Tryouts & Teams...Check!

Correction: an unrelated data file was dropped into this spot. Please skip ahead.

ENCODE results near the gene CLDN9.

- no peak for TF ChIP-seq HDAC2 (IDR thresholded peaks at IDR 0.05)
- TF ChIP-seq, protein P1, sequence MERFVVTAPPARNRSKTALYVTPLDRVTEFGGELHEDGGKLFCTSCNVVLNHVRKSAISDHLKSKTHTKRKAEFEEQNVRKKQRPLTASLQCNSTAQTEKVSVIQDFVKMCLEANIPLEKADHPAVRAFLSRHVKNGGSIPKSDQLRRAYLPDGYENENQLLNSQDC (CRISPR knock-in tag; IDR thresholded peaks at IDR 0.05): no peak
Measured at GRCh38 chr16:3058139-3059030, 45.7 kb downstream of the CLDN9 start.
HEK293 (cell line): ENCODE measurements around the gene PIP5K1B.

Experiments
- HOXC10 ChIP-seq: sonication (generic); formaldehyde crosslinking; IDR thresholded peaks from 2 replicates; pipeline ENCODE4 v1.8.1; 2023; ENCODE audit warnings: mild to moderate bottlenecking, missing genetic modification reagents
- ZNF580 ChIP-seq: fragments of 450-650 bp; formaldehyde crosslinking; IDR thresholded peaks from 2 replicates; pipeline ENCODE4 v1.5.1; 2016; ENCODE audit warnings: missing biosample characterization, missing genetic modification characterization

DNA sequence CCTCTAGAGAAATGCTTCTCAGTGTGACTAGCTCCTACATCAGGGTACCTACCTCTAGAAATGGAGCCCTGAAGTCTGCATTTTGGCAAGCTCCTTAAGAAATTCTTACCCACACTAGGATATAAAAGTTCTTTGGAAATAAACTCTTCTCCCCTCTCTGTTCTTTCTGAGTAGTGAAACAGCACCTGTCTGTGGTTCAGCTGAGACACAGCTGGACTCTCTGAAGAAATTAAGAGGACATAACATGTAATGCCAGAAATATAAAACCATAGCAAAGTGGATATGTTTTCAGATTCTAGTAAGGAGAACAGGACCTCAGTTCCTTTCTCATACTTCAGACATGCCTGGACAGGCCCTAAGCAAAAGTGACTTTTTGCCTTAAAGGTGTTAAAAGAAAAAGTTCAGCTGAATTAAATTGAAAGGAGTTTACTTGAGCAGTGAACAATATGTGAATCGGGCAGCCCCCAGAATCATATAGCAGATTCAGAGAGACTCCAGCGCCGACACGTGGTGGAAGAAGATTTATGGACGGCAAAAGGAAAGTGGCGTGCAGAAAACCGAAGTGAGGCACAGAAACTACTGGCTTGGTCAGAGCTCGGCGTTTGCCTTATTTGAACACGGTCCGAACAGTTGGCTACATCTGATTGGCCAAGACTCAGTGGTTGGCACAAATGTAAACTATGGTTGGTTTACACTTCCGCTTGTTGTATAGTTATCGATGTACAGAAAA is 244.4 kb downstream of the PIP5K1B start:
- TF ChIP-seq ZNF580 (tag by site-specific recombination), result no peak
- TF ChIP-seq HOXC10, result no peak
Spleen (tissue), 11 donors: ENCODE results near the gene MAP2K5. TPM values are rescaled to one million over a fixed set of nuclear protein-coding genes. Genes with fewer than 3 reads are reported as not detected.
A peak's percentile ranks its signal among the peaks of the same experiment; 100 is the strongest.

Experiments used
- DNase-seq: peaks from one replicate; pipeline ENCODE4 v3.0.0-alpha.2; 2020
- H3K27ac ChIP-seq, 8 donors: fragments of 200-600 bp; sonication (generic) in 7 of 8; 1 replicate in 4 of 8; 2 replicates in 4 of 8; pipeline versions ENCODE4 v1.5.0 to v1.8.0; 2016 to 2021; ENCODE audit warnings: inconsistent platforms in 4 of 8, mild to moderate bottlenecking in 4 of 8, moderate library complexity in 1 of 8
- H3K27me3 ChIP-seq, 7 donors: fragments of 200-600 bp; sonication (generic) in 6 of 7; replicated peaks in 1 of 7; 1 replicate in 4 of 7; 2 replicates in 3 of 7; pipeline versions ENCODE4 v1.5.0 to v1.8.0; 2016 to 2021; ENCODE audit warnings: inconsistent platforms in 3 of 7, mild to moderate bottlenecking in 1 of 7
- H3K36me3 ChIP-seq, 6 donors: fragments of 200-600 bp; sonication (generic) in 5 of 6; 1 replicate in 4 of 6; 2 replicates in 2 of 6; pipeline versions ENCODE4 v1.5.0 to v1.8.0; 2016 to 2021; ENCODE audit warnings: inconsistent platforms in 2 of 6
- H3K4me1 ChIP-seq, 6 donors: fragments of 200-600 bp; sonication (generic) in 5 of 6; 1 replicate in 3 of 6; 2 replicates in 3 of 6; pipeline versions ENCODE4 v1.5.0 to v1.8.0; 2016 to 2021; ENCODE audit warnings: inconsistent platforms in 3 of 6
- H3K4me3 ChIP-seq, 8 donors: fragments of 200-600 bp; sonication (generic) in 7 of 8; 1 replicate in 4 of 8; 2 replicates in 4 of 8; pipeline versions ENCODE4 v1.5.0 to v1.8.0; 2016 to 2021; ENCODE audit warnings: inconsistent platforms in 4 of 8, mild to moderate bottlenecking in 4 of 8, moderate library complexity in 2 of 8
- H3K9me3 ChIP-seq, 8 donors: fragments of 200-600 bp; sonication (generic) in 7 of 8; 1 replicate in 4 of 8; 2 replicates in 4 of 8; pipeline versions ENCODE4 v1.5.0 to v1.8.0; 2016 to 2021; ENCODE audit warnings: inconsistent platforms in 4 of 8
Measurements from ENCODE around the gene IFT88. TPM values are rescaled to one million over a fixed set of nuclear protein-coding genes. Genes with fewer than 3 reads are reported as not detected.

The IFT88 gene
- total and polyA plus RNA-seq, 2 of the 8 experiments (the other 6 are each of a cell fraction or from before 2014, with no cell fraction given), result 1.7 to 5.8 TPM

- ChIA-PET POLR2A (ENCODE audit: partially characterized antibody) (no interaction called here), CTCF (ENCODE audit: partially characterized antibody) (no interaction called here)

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By Chris BeermanIt's been a little longer than usual since my last blog but that's because this morning I'm literally taking my first breath in about two weeks! All Club Directors are probably feeling the same way, although some are still in the midst of holding tryouts and making offers to players. Our tryouts were conducted, our players evaluated, and our teams have been formed. Our two-day tryout brought out 270 enthusiastic, hopeful players attempting to make either an elite team or a regional team. Going into the tryout, I had the ability to house 15 Elite teams and 10 Regional teams as a maximum in Year 1 for our club. Our experienced friends from Munciana came down to Lexington to help with registration and apparel sizing and legendary Munciana coach, Mike Lingenfelter got our first tryout in Lexington United history off to a rousing start with a motivational speech to the approximately one hundred players trying out for 15s and 16s, which was by far our biggest age group. We made all of our players pre-register with a deadline being the Friday prior to the Tuesday tryout day, and for the most part, our players adhered to the deadline, but we did have a number miss that date. I made the late players email me their tryout form then bring their information and tryout fee to check-in. We pre-printed 250 tryout t-shirts (so, unfortunately came up about 20 short!) with numbers on the back of the shirt, and assigned them to the players at check-in. The registration process was broke down into two parts. Part 1: Players reported to the check-in desk, turned in a copy of their birth certificate, made sure their JVA paperwork was up-to-date, paid any fees they still owed, and received their numbered tryout shirt. Part 2: Apparel sizing. Our facility, KBA, has a mezzanine which served as a perfect sizing area and also separated the incoming check-in crowd. We sized them for uniforms and shoe sizes and got all the numbers down on paper. Doing this at tryouts allowed us to get a big head start on getting players their apparel packages accurately and on time. After Mike's rousing kick-off speech, the 15/16s age group went to work for 90 minutes running through position appropriate skill work then competitive team drills. Knowing that coaches would have two days to evaluate each player, allowed for a very comprehensive tryout format. Our 15/16s age group coaches evaluated players by giving a 1, 2 or 3 grade which indicated the level of team the evaluator deemed appropriate for each player. The plan was for the evaluator's to receive their numbered sheets right at the conclusion of check-in. Unfortunately the wifi in the building was not working properly and our computers could not get the evaluation lists printed out right away. Eventually (and thank goodness!) after about a 30 minute delay, we all got our sheets and went to work at indentifying the strengths and weaknesses of each player. The next group (the 12-14's) began checking in while the 15/16's were still on the court. We had to obviously set aside separate courts for the 12's due to their different net height and ball size and weight. The last tryout group was our 17's/18's and like most clubs, this was a much smaller group. After the last group concluded their tryout, the coaches got together and did some initial groupings, mainly identifying the obvious ends of the spectrum and then working towards making the tough calls on the kids in middle-high or middle-low. On Day 2 of tryouts we grouped the players at the beginning based on where they feel at the end of Day 1. The format included much more competitive, game-like drills to maximize looks at each player performing at their position, while also being able to see the other intangibles such as attitude, competitiveness, "want-to", and effort. A long coaches meeting followed the second night of tryouts at a local restaurant and we hammered out the rosters for each elite team. Based on the talent level and depth of each age-group, we formed 13 elite teams, including three teams at the 14's and 16's age groups. The players picked for teams were immediately notified by their coaches with a phone call, and we gave them 24 hours to accept the roster spot. Out of 130 elite team players, only a couple declined their spots, so we were able to post the teams and players' names very quickly on the website. Following the elite teams' formation, we had a regional coaches meeting to form those teams. We ended up having two kinds of regional team members: 1) those who wanted to play at the regional level from the very beginning and 2) those who tried out for elite, but did not make a team. We had a pool of about 140 players, but only court space and coaches for 10 teams or approximately 110 players. The regional coaches had done an excellent job of evaluating their players and with the help of the elite team coaches and their opinions of the kids who had not made elite teams, we were able to confidently form our teams. Those players were notified in the same way the elite players were and were given 24 hours to accept. Once all coaches received their commitments, we posted those rosters on our website as well. The last step was to return the tryout deposit to the players who were either not picked for teams or had declined a roster spot. Now that teams are formed, coaches have scheduled their team's parent meeting to go over scheduling, practice, payments, travel guidelines, team expectations, etc. They also have the opportunity to hold a few practices before the holidays prior to the actual season starting in January. I am very proud of the effort and professionalism of our coaches in getting these teams formed and how quickly we have moved through the process with incredible diligence. In year one, Lexington United is able to support 23 teams and that is a strong testament to the excitement, interest and potential for Central Kentucky volleyball. Next blog I will talk about what I will do differently next year in regards to tryouts and the specific topics of the initial parent meeting. Don't forget to ask questions or make comments!